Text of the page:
i think any pattern with fixed coordinates is should be considered “joseki”.

  • lazyplayer at 2017-03-25

    Ehehe, their page on Joseki is very good, and so is their page on Strategy. It’s very Wikipedia-style!

    Take a look: http://senseis.xmp.net/?Strategy

    I’m tempted to copy and paste from there to our hexwiki :D

  • hyperpape at 2017-03-26

    I’ll add something as a passable go player and a hex neophyte.

    If you’re keen to follow the go definition, then it’s worth stressing that the result of a joseki need not be balanced, at least in the sense that you’d be willing to play it immediately after all four corners are occupied. 

    One reason is that you have to play a joseki in the context of the whole board. A result that’s normally good can look ridiculous if there are other stones on the board that make it ineffective. But a more striking reason is that the result may always be uneven, but be considered acceptable. One reason is that there are joseki that start after a player (Black) has two moves in the corner. The result will not be “even”, but it might be the best that White can get. Another reason is that many joseki leave one side with a group that is under attack. In some cases, it may be worth giving up a lot to avoid being attacked.

    Considerations about attack and defense don’t really apply to Hex, but I suspect some of these ideas might be relevant to how hex players use the term joseki.  

  • lazyplayer at 2017-03-26

    hyperpape, in hex, the equivalent of a capture is to make a stone (or several of them) completely useless. What has no equivalent in hex is that you do need to maximize your score AND minimize score of opponent at same time. In hex, at least in theory, you can just focus on your own (or on your opponent’s) connection.

    Naturally, “balanced” should be relative to number of stones played in that corner. I think this was implicit in Arek’s proposed definition. Anyawy I agree with the fact that his definition is excessively restrictive. We should use joseki like in Go i think: all reasonable sequences that tend to happen often in same position of the board.

  • lazyplayer at 2017-03-26

    Example, consider this potential “Joseki”. Black can now play elsewhere, and eventually when play will reach that corner, white will probably not have enough uses of his stones there. So white group is in some sense “dead”, but this is NOT obvious AT ALL at first look. It’s just experience that taught me this.

  • lazyplayer at 2017-03-26

    Anyway you’re invited to contribute to hexwiki too even if you’re not strong at hex. If your contributions contain errors or dubious statements, we’ll just edit it away and replace with something else. Everyone acting in good faith is welcomed! :)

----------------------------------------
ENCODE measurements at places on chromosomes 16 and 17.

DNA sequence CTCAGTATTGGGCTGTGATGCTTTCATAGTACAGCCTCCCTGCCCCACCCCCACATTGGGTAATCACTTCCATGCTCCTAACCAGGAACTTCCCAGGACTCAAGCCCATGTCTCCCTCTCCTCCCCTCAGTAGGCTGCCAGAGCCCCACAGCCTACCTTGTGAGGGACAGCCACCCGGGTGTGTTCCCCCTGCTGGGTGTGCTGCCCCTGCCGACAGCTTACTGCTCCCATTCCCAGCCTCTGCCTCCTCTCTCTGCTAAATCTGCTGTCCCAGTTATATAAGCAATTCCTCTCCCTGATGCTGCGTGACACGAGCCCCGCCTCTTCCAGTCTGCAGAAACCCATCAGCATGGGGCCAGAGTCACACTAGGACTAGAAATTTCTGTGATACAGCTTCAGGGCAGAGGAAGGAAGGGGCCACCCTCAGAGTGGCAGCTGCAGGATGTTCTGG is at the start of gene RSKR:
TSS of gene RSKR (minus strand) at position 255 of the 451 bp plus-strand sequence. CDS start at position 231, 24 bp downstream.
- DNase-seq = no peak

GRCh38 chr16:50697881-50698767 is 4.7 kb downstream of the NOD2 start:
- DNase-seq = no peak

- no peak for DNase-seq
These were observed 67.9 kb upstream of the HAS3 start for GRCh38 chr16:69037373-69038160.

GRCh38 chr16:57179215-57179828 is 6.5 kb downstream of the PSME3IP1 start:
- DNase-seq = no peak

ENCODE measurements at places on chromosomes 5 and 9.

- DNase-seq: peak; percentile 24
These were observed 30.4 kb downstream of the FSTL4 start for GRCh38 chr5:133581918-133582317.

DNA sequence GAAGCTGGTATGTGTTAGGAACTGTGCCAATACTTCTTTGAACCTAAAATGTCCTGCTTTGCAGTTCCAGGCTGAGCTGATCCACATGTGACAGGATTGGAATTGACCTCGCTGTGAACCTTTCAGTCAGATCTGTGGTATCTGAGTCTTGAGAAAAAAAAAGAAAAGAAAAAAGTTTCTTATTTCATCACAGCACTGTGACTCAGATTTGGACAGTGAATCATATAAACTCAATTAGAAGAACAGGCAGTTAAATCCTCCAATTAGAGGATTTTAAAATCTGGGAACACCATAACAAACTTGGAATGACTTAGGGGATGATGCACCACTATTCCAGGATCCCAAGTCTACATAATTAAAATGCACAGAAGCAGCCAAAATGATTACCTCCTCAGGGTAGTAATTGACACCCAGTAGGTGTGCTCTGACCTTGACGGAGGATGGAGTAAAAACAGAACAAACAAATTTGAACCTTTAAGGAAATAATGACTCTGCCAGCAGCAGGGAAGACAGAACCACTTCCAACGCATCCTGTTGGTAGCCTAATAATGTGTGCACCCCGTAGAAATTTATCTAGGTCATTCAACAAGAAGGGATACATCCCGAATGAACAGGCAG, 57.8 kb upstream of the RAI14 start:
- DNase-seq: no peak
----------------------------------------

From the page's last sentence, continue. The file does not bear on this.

• lazyplayer at 2017-03-26

    Indeed even just adding questions or “TODO” would be useful. Someone will fill the blank one day...

  • Arek Kulczycki at 2017-03-26

    @lazyplayer, your example is obviously a valid joseki, it is C1) here http://hexwiki.amecy.com/index.php/Joseki#4th_line_josekis

    I agree my definition is very restrictive, but I think it’s proper so that we separate them from other stuff. Corner fight is a very special thing and is very restrictive itself because one cannot play similiar to joseki! Playing in the acute corner else than any known joseki is just wrong and weakens ones position. Maybe in my definition I should have mention something about moves being almost forced.

    @lazyplayer, I also made it restrictive on purpose so that you stop saying that there are obtuse corner josekis. In obtuse corner a fight is free in terms of choice:
    http://www.trmph.com/hex/board#13,e9b12
    http://www.trmph.com/hex/board#13,e9c11
    http://www.trmph.com/hex/board#13,e9d10
    All above are correct and none of them has any default answers nor they are forcing to play locally.

  • lazyplayer at 2017-03-27

    Arek, same thing on obtuse corner:

    http://www.trmph.com/hex/board#13,b11 <- weakens your position

    http://www.trmph.com/hex/board#13,d9 <- weakens your position

    http://www.trmph.com/hex/board#13,e8 <- weakens your position

    see? there is a pattern here

  • Arek Kulczycki at 2017-03-27

    @lazyplayer, I don’t understand how is that related to what I said

  • Tommah at 2017-04-01

    I added a forum to the wiki.  You can access it at http://www.hexwiki.net/index.php/Special:WikiForum or from the “Forum” link in the sidebar.

    Please let me know if it works.  If it does work, let’s continue this discussion on there.

  • Arek Kulczycki at 2017-04-03

    Thanks Tommah, great job! I posted to the forum. Seems that it works fine.